The Message by:

The Rev. Gail R. Wolling

Dean of the Central Crossroads Conference

UNYS, ELCA

 

May 24, 2020

The 7th Sunday of Easter



Two disciples walked the road to Emmaus on Easter evening.  A stranger joined them.

They told this stranger their story, they shared a meal and they were no longer strangers


When we listen to this wondrous story from the gospel of Luke, known as the Road to Emmaus, we tend to  focus on the breaking of the bread which reveals Jesus’ presence to the not quite believing disciples. 


What we miss is all that it took to get those doubting disciples to the table that evening.  We miss the rhythm of that long walk, and the testimony of Cleopas and his unnamed companion, as they poured out their sorrow, dashed hopes, broken dreams, perhaps even a bit of fear.    We miss the fine biblical lecture Jesus gives, stretching out God’s story from the very beginning through the wilderness, to the Romans and the cross and the one named Jesus. 


By the time evening began to fall, they knew him enough to be concerned about him.  Stay with us; share our bread with us.  Perhaps they hoped for more stories, perhaps they were worried for his safety.


Then, strangely, Jesus picks up the bread; acting as host instead of guest at this meal.  He took the bread, blessed it and broke it…….and their eyes were opened and they saw Jesus.  This man who was a stranger on those long miles, was now Jesus with them.  Were not our hearts burning within us? they asked.  It wasn’t just the bread, it was the miles they walked together, and the stories they told one another.


Many of us know that meals have a funny way of making friends out of strangers:  the intimacy of gathering around a table, passing the dishes to one another, the sharing of family stories, perhaps a few small revelations as well. 


In the gospel of Luke, folks are always getting together to eat.  Jesus eats with every kind of outcast and misfit.   By the end of Luke’s gospel, Jesus is very good at turning a loaf of bread and cup of wine into an opportunity to turn strangers into friends; unbelievers to disciples.  It is a prime place for him to make himself known….in the breaking of the bread.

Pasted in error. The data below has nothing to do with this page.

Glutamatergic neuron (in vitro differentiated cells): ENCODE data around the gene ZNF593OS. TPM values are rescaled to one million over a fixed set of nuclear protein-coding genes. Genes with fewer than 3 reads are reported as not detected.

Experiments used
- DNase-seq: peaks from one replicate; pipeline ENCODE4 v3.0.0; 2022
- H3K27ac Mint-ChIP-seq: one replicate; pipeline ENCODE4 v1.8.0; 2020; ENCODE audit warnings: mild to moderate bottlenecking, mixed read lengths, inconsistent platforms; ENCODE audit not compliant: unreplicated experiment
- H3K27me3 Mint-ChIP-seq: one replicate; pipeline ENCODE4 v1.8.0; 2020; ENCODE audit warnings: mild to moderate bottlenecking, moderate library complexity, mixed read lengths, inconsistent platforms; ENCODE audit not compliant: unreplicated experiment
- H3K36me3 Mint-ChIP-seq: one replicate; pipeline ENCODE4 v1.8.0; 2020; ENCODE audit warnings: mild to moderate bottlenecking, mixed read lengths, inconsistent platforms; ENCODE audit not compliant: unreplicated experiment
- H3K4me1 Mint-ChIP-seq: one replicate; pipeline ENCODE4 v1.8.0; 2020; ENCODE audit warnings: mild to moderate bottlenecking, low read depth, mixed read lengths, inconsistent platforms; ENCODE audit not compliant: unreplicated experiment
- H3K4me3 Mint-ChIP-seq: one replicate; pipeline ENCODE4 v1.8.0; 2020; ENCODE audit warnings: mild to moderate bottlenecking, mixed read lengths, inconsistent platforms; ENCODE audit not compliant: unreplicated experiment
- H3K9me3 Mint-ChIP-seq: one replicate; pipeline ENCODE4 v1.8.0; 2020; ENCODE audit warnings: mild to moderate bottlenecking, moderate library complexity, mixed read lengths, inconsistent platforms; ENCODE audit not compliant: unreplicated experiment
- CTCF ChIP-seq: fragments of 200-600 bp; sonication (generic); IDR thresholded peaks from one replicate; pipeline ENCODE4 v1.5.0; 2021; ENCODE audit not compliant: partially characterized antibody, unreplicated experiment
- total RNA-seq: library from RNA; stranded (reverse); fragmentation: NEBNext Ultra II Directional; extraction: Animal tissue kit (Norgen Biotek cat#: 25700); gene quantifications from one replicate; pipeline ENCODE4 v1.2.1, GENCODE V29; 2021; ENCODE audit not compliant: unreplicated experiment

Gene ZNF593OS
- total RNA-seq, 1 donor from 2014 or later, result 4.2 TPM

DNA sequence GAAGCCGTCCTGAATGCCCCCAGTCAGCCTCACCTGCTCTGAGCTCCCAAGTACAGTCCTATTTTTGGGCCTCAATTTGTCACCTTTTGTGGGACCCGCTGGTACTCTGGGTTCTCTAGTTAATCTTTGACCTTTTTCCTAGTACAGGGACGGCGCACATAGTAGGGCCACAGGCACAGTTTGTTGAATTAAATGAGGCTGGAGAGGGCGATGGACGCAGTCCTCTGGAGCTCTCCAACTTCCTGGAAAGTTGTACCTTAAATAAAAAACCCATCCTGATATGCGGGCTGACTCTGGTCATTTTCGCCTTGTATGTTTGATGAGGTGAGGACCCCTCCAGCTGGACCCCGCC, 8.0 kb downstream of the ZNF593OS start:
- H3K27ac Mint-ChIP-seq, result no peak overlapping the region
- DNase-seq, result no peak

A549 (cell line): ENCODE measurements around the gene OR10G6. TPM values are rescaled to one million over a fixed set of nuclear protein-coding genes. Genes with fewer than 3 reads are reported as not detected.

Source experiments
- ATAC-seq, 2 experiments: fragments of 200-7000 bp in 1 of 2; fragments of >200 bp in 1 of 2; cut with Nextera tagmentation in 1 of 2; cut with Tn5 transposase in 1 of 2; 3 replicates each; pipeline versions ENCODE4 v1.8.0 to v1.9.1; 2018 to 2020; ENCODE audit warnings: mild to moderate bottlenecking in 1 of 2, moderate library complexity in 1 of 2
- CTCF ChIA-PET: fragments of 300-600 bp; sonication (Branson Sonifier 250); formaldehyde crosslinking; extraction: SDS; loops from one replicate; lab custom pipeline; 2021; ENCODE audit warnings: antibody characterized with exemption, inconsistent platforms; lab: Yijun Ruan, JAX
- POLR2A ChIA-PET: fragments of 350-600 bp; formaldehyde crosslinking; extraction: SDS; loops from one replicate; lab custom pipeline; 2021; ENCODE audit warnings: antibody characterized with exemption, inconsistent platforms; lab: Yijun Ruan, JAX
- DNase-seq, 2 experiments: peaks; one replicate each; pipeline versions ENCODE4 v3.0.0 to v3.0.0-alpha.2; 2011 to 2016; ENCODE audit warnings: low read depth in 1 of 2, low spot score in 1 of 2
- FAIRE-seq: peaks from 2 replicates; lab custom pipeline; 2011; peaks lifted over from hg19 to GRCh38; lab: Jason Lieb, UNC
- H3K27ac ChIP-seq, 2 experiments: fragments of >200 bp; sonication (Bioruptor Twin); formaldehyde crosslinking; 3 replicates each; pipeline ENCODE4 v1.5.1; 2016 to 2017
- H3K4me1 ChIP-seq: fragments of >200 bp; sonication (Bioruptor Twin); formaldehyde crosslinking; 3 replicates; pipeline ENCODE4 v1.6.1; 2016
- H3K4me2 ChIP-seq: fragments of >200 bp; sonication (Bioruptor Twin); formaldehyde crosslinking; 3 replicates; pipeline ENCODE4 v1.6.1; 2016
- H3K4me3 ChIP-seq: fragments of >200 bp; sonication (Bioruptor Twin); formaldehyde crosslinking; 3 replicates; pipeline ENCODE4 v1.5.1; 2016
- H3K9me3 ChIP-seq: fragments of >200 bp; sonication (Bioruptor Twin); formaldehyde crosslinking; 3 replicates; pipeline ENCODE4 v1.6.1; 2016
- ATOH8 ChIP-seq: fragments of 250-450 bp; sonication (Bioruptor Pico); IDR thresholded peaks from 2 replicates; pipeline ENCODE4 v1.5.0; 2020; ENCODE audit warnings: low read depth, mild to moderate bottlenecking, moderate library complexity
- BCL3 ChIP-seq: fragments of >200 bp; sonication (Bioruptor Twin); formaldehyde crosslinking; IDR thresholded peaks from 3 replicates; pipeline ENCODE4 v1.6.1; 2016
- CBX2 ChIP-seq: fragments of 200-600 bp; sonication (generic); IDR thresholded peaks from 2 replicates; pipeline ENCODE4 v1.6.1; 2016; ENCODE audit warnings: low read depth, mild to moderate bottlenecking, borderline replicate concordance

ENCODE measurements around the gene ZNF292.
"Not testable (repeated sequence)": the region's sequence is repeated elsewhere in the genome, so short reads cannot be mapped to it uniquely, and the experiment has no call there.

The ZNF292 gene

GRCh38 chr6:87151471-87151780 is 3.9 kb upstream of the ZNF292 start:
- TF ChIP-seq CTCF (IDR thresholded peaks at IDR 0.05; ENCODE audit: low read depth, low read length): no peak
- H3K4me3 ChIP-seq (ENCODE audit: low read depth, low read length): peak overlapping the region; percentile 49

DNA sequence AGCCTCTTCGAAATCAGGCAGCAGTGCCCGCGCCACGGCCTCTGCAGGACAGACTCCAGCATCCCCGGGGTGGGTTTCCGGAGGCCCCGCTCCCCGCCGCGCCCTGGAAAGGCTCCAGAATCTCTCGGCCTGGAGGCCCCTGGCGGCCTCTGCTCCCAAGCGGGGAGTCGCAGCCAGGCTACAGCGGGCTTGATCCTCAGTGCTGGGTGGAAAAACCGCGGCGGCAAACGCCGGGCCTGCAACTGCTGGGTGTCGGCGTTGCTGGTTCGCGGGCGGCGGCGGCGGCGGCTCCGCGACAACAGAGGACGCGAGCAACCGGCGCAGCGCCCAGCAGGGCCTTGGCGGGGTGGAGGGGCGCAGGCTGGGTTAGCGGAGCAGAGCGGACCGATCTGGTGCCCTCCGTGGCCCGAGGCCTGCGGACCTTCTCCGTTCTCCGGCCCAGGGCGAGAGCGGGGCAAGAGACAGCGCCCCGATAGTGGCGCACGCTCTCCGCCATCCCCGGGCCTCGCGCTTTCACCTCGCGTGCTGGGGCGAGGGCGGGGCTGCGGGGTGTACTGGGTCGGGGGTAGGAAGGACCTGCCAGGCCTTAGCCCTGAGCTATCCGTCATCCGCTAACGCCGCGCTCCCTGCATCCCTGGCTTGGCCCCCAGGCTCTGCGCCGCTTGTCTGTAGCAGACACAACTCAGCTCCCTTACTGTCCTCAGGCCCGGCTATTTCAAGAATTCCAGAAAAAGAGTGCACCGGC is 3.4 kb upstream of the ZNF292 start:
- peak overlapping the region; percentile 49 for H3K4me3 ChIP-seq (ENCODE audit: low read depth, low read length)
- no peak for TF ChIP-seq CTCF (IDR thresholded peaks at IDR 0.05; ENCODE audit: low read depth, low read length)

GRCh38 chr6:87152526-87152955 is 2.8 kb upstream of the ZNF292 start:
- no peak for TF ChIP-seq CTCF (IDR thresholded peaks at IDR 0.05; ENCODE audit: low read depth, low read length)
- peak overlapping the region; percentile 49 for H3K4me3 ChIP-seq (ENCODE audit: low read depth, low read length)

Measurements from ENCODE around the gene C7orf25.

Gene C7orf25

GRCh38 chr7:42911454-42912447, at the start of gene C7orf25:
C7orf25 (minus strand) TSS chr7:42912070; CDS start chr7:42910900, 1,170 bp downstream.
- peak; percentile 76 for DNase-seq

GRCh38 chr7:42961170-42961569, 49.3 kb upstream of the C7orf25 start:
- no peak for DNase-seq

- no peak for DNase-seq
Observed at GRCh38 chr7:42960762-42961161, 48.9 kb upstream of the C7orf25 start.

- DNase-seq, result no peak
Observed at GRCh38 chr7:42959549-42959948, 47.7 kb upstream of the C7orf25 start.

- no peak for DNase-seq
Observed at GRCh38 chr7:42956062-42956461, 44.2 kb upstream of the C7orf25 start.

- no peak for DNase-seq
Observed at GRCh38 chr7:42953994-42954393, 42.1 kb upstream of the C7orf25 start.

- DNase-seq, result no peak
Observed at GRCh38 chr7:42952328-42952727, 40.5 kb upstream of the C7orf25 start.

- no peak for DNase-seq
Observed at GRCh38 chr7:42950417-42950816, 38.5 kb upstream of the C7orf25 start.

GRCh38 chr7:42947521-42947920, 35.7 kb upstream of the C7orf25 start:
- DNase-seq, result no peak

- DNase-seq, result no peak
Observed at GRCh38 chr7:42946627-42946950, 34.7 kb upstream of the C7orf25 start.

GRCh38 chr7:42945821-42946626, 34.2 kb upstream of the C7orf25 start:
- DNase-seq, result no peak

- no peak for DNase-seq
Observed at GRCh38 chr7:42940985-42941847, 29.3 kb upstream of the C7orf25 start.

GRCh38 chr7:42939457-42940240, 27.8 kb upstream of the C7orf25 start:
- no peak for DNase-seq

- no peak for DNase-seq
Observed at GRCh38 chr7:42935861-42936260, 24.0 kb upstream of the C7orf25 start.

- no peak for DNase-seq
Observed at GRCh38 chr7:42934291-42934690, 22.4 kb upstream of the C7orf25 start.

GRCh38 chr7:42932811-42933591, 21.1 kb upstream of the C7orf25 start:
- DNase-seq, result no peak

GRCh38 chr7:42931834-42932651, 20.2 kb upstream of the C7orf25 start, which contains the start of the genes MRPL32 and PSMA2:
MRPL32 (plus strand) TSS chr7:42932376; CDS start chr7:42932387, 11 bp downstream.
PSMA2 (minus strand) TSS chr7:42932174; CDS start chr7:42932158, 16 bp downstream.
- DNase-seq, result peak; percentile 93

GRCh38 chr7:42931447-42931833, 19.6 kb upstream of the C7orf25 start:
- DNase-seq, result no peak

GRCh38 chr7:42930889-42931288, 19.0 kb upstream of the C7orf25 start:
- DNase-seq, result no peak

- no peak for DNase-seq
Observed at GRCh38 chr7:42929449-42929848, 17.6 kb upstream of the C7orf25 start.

So I ask “What if every meal was holy?”  What if we sat down at table with perfect strangers and expected to meet Jesus?


It might require that we walk a couple miles with them before our eyes would be opened.  We would need to meet them on their journey, to listen carefully to their stories of sorrow and loss, of crushing need or misfortune. 

Perhaps if we gave those strangers the space to paint us a picture of who they are and the life they lead. 

Perhaps if we simply listened, locking judgment into a steel vault, and offered them a safe place where they didn’t need to hide themselves or the difficulties in which they found themselves.

Perhaps if we were willing to sit with those who are suffering,  without trying to correct or fix. 

Just to listen.  As if they were worthy of our time and attention. 

As if they were people who mattered. 


How might that change our conversations?  Could that make the meatloaf we share HOLY?  Could we be blessed with a glimpse of Jesus in the face of the stranger?  Could we BE the face of Jesus to the stranger?


Trinity has been committed to feeding the hungry throughout this time of cosmic upset.  But I wonder,

Could not the food be but a pathway to a deeper hunger?  Could our neighbors be hungry to be seen, to be counted as worthy of our time and attention?  In a community surrounded by working farms, could food be the bridge between strangers?  What is their story? Our story?  Jesus’ story? Where do we connect?  AS I listen again to the Emmaus story I think the bread and wine are the way Jesus invites these two into new life in him. Isn’t that a part of our baptismal call as well?


For the last eleven weeks, we have abstained from the meal of holy communion.  Many are clamoring for pastors or bishops or governors or even the president to find a way, to make it happen, to pretend it is safe to gather in a close space around a shared meal.  We miss the sacrament of a holy meal.


But just perhaps The Spirit is leading us to take our hunger deeper and do important work among our neighbors. To extend the table of Holy Communion to include the strangers around us.  To think bigger and to commit to the important work of serving our neighbors right here and now.  Covid 19 did not cause the food insecurity of Herkimer county and our neighbors are hungry for more than a good meal.  This Emmaus story suggests that we need to to walk a few miles with them, listen to their stories, and count them as worthy.  Who are these people and how can we serve them in Christ’s name? 


Let’s learn all we can about the needs of our neighbors; about those already doing this work, about the gaps in the supply chain, about where the food comes from and what sources aren’t being tapped.  Let’s dig deeper, learn more, and pray for God’s guidance on how we, the people of faith at ULPP on East Faville Ave, can do the holy work of servants.


Thank you for your unfailing generosity; certainly it has fed hungry people.  Maybe in this time where we wait for the bread to once again be broken in the sacrament, we are being called in our hunger to do the important work of meeting the soul hunger of our neighbors.  Lord, lead us and give us courage.